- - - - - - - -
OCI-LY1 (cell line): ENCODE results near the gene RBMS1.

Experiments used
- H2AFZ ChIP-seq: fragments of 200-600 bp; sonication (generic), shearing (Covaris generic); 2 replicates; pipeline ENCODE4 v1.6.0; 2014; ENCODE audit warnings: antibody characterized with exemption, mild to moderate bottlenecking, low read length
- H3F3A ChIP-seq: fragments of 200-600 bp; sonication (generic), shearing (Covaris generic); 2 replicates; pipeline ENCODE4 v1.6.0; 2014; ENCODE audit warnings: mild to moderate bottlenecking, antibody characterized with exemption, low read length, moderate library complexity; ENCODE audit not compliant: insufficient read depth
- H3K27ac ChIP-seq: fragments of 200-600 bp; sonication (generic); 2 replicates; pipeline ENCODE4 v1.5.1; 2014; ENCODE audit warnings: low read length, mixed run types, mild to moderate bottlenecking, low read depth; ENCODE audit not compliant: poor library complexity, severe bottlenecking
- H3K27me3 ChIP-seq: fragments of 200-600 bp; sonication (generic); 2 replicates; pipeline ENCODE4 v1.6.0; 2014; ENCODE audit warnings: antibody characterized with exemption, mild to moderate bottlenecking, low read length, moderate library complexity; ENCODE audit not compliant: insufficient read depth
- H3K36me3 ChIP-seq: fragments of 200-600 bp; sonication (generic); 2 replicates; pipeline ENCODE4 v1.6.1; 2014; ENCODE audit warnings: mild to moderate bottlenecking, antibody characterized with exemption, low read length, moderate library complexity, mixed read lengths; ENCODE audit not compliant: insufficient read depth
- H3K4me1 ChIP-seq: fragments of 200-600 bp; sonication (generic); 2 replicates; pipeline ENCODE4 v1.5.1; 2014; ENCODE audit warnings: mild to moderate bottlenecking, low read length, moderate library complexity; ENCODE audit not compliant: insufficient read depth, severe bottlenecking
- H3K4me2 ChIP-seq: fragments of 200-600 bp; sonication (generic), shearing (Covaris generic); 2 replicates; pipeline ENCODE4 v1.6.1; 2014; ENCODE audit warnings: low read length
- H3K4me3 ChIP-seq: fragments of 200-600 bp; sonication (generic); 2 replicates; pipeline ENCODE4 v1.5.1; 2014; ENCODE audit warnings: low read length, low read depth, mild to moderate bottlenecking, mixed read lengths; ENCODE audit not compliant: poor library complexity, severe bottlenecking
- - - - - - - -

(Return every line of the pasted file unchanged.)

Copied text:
OCI-LY1 (cell line): ENCODE results near the gene RBMS1.

Experiments used
- H2AFZ ChIP-seq: fragments of 200-600 bp; sonication (generic), shearing (Covaris generic); 2 replicates; pipeline ENCODE4 v1.6.0; 2014; ENCODE audit warnings: antibody characterized with exemption, mild to moderate bottlenecking, low read length
- H3F3A ChIP-seq: fragments of 200-600 bp; sonication (generic), shearing (Covaris generic); 2 replicates; pipeline ENCODE4 v1.6.0; 2014; ENCODE audit warnings: mild to moderate bottlenecking, antibody characterized with exemption, low read length, moderate library complexity; ENCODE audit not compliant: insufficient read depth
- H3K27ac ChIP-seq: fragments of 200-600 bp; sonication (generic); 2 replicates; pipeline ENCODE4 v1.5.1; 2014; ENCODE audit warnings: low read length, mixed run types, mild to moderate bottlenecking, low read depth; ENCODE audit not compliant: poor library complexity, severe bottlenecking
- H3K27me3 ChIP-seq: fragments of 200-600 bp; sonication (generic); 2 replicates; pipeline ENCODE4 v1.6.0; 2014; ENCODE audit warnings: antibody characterized with exemption, mild to moderate bottlenecking, low read length, moderate library complexity; ENCODE audit not compliant: insufficient read depth
- H3K36me3 ChIP-seq: fragments of 200-600 bp; sonication (generic); 2 replicates; pipeline ENCODE4 v1.6.1; 2014; ENCODE audit warnings: mild to moderate bottlenecking, antibody characterized with exemption, low read length, moderate library complexity, mixed read lengths; ENCODE audit not compliant: insufficient read depth
- H3K4me1 ChIP-seq: fragments of 200-600 bp; sonication (generic); 2 replicates; pipeline ENCODE4 v1.5.1; 2014; ENCODE audit warnings: mild to moderate bottlenecking, low read length, moderate library complexity; ENCODE audit not compliant: insufficient read depth, severe bottlenecking
- H3K4me2 ChIP-seq: fragments of 200-600 bp; sonication (generic), shearing (Covaris generic); 2 replicates; pipeline ENCODE4 v1.6.1; 2014; ENCODE audit warnings: low read length
- H3K4me3 ChIP-seq: fragments of 200-600 bp; sonication (generic); 2 replicates; pipeline ENCODE4 v1.5.1; 2014; ENCODE audit warnings: low read length, low read depth, mild to moderate bottlenecking, mixed read lengths; ENCODE audit not compliant: poor library complexity, severe bottlenecking